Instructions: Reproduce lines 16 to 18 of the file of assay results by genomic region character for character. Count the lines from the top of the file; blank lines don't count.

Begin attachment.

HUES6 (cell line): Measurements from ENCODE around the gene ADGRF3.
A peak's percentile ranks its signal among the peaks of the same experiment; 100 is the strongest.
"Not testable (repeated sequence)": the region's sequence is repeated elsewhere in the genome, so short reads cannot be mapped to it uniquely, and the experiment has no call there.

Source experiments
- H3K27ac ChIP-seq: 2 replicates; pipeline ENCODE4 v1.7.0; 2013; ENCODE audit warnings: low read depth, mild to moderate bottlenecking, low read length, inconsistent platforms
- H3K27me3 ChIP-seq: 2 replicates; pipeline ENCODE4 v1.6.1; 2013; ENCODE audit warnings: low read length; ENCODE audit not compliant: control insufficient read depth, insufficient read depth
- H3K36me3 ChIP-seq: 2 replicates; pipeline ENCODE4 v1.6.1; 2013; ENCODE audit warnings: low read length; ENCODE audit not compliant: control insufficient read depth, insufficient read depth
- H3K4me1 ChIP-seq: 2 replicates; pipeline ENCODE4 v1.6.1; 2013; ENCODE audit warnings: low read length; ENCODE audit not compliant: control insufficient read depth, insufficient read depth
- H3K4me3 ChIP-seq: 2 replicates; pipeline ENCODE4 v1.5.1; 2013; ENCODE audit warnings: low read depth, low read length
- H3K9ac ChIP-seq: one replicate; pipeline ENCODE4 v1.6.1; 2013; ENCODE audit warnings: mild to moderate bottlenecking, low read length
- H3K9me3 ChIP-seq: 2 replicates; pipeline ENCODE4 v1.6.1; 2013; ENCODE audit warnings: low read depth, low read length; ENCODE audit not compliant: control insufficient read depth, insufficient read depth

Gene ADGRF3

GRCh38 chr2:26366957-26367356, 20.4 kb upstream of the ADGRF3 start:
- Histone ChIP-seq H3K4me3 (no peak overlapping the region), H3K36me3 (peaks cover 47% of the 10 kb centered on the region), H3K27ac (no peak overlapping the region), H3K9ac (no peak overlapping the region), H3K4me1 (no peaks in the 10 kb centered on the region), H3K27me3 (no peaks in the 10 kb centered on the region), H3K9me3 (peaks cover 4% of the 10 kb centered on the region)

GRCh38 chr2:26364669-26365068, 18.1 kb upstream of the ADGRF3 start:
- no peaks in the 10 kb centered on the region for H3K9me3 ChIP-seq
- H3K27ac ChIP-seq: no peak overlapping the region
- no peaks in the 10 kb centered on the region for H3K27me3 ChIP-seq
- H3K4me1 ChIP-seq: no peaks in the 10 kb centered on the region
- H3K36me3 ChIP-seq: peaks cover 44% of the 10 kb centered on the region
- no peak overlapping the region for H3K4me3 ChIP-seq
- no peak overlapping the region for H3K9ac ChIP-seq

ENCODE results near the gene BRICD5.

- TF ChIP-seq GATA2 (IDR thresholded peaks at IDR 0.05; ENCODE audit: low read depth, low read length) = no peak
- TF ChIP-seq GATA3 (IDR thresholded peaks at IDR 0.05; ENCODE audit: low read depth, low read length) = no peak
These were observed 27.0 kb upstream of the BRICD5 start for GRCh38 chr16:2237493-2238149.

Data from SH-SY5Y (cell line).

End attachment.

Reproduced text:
- no peaks in the 10 kb centered on the region for H3K9me3 ChIP-seq
- H3K27ac ChIP-seq: no peak overlapping the region
- no peaks in the 10 kb centered on the region for H3K27me3 ChIP-seq